It’s a familiar shape, a recognisable one. It’s a cube with a slanted roof on top. But somehow it’s not just a house. It’s the archetypal home, something that jumped out of a kid’s drawing or that a doll should live in.

In the last 15 years an architectural trend has arisen for building houses that look like, well, homes. This seems almost a metonymy, but it’s not. Excellent examples are the blue Didden Village in Rotterdam, the Mirror House in Copenhagen and the Hammerhavn Multipurpose Buildings in Denmark, as well as the more recent Hunsett Mill on the Norfolk Broads or Szczecin Philharmonic Hall in Poland. Moving away from the flat-topped apartments of the second half of the 20th century, from brutalist architecture or the Bauhaus, and also from the soft, sinuous forms of Frank Gerhy and Zaha Hadid, the 21st century seems quite taken with a pointy roof.

But we’re not talking fairy tales here. These buildings aren’t made of gingerbread, and you won’t find Goldilocks peeping out of a door with a spoonful of honeyed porridge in her mouth. Neither are we talking vernacular architecture. These are decidedly modern, intelligent urban designs, devoid of quaint, but with all the comforts, and often built with the most technologically advanced materials. Only, they look like Monopoly houses, and there’s a literality in their architecture which is both playful and disconcerting. The house shape, an iconic form which seems universally accepted, evokes feelings of intimacy and warmth; it conveys homely feelings. But I think it also toys with what we think a home is or should be, making us smile in the process.

Didden Village by MVRDV


Mirror House by MLRP

Hammerhavn Multipurpose Buildings by Cubo Arkitekter

Hunsett Mill on the Norfolk Broads by London studio Acme


Szczecin Philharmonic HallPoland by Estudio Barozzi Veiga

Talented young duo Studio Weave has almost made it their trademark, with projects like Ecology of Colour, Paleys upon Pilers, Midden Studio, and (my personal favourite) the moving Freya and Robin over Kielder Water, in Northumberland (well, maybe there I do expect Freya’s beautiful face to pop out of the flower cabin and light up the valley with her golden tears…). London-based architecture collective Assemble has creatively referenced this language in its colourful and utilitarian Yard House, while Alts Design Office has pushed this concept from within, designing a house in Tokyo which constantly references itself: Hazukashi House.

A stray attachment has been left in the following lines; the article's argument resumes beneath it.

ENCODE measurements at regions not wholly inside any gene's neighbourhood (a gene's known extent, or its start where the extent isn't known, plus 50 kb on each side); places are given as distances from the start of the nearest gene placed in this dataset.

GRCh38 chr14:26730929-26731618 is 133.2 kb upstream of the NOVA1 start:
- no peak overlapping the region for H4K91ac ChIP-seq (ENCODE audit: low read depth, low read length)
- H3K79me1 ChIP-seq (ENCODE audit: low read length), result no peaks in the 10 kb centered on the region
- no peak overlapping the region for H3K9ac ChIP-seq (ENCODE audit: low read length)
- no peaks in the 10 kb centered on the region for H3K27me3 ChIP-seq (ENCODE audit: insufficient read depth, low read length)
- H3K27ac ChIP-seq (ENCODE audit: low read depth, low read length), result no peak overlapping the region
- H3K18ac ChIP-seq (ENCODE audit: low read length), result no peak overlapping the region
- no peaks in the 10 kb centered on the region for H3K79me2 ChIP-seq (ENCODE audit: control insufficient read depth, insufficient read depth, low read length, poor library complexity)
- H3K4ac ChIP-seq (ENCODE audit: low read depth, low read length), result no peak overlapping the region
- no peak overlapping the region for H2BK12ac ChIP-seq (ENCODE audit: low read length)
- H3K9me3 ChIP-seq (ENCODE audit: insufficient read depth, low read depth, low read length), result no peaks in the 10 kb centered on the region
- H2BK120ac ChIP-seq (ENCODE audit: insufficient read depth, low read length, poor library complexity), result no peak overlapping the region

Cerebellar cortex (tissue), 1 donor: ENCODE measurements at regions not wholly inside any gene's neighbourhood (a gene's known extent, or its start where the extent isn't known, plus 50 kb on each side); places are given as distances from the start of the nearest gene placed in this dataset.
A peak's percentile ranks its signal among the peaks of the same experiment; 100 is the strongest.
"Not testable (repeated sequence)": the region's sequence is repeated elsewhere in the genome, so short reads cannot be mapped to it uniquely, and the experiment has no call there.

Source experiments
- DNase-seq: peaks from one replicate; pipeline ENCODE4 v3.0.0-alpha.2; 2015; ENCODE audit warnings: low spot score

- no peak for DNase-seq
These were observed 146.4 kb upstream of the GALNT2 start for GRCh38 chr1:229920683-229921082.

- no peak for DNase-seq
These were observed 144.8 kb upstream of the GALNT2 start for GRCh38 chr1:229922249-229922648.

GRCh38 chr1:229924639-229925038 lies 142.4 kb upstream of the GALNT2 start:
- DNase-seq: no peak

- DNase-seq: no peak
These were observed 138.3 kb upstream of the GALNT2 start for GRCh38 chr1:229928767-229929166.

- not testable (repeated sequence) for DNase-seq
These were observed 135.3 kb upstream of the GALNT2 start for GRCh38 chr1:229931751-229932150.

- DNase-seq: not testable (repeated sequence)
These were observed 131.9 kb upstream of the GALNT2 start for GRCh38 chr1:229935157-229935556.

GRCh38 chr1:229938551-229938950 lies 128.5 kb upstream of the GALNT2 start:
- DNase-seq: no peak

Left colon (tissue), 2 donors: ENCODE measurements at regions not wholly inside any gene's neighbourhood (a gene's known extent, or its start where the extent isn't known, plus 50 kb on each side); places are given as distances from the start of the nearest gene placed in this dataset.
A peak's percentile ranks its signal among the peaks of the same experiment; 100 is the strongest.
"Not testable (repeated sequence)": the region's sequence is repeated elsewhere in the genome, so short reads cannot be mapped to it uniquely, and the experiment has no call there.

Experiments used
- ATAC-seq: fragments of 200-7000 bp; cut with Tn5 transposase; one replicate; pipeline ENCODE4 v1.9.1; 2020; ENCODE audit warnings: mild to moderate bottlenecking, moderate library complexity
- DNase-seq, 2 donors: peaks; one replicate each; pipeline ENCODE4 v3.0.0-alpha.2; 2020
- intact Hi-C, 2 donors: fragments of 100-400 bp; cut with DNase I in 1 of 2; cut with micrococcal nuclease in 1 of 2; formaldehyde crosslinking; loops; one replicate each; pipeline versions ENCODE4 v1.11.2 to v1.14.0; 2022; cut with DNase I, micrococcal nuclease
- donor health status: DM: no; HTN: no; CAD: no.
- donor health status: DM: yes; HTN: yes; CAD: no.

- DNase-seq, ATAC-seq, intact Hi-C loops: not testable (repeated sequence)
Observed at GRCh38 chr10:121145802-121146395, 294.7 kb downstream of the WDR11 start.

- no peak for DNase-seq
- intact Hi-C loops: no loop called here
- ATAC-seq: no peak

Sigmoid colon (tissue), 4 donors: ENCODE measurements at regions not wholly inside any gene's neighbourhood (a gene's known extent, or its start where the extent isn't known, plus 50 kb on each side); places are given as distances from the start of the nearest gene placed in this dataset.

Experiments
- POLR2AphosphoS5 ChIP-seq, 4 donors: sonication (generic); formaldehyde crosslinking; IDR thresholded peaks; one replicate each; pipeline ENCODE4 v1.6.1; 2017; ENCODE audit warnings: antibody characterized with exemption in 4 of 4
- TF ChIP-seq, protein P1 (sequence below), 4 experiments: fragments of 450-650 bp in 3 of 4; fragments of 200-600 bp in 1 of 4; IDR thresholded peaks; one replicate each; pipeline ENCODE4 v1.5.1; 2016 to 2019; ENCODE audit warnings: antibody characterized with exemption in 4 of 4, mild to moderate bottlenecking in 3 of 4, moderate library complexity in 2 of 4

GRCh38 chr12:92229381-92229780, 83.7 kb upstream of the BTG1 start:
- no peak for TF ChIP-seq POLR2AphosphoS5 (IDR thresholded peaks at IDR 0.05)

Ecology of Colour by Studio Weave

Midden Studio by Studio Weave

Freya and Robin by Studio Weave

Yard House by Assemble Studio

Hazukashi House by Alts Design Office

In 1966, American architect Robert Venturi was already stating that in architecture “absolute originality is impossible; to design a house, we necessarily start from our past experience of ‘house’” (through D. Costanzo, 2015). But if architects are always trying to design buildings that say something new, then what they’re expressing right now is possibly a collective need for more light-heartedness and intimacy and, therefore, buildings that look a little bit more home-like.

A while back I was reading The Curves of Times, the memoirs of Brazilian architect Oscar Niemeyer, and this paragraph really stuck with me: “The houses we live in leave some of the most lasting impressions on us: the atmosphere of our family life, the issues we take on throughout our lifetime. Behind those walls that separate us from the outside, the family grew up, and we lived through joys and sorrows as the years went by so unrelentingly.”

I agree with Niemeyer: I really think the spatial environment we grow up in has an effect on how we perceive, and relate with, the world outside. So now it remains to see whether a house that looks more like a home, will actually make you feel more at home while you’re inside it. We should ask that kid who lives in Hazukashi House in a few years…

Hazukashi House by Alts Design Office

Top image: Coloured Boxes, Autumn de Wilde